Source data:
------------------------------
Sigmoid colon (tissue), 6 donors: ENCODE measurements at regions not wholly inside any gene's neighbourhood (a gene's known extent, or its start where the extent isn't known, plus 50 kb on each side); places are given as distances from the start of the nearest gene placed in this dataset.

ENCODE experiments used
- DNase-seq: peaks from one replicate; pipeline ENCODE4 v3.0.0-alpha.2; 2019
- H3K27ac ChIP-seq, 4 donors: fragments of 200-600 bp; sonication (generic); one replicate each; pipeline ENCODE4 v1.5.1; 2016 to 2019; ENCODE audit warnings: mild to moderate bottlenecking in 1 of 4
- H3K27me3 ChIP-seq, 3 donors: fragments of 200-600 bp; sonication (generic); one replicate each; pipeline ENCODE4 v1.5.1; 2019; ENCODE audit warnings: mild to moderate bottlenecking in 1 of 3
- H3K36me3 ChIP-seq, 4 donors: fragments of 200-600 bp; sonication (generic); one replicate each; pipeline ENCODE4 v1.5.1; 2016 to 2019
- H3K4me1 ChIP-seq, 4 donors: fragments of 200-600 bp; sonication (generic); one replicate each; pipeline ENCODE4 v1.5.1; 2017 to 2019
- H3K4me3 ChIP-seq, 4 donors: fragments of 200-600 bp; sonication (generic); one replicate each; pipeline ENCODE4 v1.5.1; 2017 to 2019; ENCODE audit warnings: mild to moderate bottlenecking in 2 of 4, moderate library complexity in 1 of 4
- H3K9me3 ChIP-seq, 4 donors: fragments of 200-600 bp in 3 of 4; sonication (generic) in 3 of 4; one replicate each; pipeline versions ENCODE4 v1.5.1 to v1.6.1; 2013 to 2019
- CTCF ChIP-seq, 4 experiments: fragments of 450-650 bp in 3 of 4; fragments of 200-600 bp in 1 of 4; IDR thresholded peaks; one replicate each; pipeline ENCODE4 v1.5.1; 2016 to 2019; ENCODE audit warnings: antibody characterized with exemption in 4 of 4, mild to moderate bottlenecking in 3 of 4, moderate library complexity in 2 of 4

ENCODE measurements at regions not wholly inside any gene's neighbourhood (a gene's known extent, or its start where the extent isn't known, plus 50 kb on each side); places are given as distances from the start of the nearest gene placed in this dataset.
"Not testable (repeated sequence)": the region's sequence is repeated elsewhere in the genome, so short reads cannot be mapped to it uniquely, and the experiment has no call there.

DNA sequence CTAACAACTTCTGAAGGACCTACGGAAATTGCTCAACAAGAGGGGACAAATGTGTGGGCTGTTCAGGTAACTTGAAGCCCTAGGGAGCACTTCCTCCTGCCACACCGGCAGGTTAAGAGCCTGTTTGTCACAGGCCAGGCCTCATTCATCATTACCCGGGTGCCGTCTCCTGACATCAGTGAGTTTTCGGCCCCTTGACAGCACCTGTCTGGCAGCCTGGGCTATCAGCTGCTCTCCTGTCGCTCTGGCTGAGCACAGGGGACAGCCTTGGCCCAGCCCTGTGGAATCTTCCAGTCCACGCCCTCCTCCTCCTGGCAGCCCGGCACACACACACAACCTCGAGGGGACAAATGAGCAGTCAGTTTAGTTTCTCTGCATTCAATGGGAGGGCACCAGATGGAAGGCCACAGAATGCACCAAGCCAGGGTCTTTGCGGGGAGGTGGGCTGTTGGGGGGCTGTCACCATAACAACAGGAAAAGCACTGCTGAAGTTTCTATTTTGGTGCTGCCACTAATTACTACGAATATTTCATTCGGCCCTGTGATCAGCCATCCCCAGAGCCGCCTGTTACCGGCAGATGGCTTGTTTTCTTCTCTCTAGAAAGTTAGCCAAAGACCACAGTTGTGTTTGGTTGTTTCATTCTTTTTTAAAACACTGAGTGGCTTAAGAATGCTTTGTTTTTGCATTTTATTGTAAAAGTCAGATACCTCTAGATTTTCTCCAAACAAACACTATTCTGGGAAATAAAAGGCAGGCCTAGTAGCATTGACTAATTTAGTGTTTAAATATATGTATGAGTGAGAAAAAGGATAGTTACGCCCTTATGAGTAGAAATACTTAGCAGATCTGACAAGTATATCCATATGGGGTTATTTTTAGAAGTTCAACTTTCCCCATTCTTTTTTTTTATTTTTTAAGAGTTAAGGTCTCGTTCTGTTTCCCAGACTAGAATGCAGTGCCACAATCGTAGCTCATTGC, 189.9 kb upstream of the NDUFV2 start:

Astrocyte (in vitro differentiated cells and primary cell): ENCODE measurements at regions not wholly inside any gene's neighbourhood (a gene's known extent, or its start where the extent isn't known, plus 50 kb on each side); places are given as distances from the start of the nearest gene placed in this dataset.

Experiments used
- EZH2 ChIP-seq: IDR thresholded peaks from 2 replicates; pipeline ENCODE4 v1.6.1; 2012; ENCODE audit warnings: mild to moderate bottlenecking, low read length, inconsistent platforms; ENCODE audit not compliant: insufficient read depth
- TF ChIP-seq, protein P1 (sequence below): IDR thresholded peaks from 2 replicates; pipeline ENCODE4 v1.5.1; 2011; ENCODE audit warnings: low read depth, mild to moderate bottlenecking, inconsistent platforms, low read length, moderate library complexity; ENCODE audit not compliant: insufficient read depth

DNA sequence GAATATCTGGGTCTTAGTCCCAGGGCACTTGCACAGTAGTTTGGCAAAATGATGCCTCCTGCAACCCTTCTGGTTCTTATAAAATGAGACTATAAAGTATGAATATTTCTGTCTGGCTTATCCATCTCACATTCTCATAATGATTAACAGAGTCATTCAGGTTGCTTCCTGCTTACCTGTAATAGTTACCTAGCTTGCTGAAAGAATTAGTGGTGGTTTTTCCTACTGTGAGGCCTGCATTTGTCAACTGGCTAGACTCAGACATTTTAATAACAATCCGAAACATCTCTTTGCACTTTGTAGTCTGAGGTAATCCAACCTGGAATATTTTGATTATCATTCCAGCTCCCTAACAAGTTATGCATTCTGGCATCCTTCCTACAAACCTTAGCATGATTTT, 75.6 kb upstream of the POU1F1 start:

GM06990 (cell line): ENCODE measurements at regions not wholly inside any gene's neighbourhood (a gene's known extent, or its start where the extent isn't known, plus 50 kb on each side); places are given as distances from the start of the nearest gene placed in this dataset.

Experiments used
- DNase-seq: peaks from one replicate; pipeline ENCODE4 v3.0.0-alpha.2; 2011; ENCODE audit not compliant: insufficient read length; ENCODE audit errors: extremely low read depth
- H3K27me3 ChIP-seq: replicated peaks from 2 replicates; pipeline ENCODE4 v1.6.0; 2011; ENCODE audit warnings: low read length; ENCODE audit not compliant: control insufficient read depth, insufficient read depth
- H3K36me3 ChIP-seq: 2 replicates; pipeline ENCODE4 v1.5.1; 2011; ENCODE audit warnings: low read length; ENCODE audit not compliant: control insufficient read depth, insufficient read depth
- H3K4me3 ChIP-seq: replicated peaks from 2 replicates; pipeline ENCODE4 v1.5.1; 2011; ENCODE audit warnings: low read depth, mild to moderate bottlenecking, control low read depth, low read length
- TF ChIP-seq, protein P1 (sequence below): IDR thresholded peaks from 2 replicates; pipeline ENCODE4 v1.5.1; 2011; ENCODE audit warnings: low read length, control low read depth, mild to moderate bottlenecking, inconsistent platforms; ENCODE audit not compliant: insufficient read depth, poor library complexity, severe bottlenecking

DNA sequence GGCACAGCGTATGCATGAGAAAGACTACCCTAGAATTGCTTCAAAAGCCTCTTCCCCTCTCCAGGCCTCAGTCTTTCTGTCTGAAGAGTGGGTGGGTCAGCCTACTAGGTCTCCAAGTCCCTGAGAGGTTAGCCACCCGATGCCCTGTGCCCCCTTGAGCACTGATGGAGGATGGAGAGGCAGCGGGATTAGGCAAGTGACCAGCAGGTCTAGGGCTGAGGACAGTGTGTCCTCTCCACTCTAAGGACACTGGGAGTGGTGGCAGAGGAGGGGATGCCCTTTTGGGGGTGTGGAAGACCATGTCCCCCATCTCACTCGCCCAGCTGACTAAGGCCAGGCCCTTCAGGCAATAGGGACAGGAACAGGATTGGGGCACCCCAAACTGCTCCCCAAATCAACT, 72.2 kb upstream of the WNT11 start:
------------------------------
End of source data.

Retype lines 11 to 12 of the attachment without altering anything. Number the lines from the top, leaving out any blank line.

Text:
ENCODE measurements at regions not wholly inside any gene's neighbourhood (a gene's known extent, or its start where the extent isn't known, plus 50 kb on each side); places are given as distances from the start of the nearest gene placed in this dataset.
"Not testable (repeated sequence)": the region's sequence is repeated elsewhere in the genome, so short reads cannot be mapped to it uniquely, and the experiment has no call there.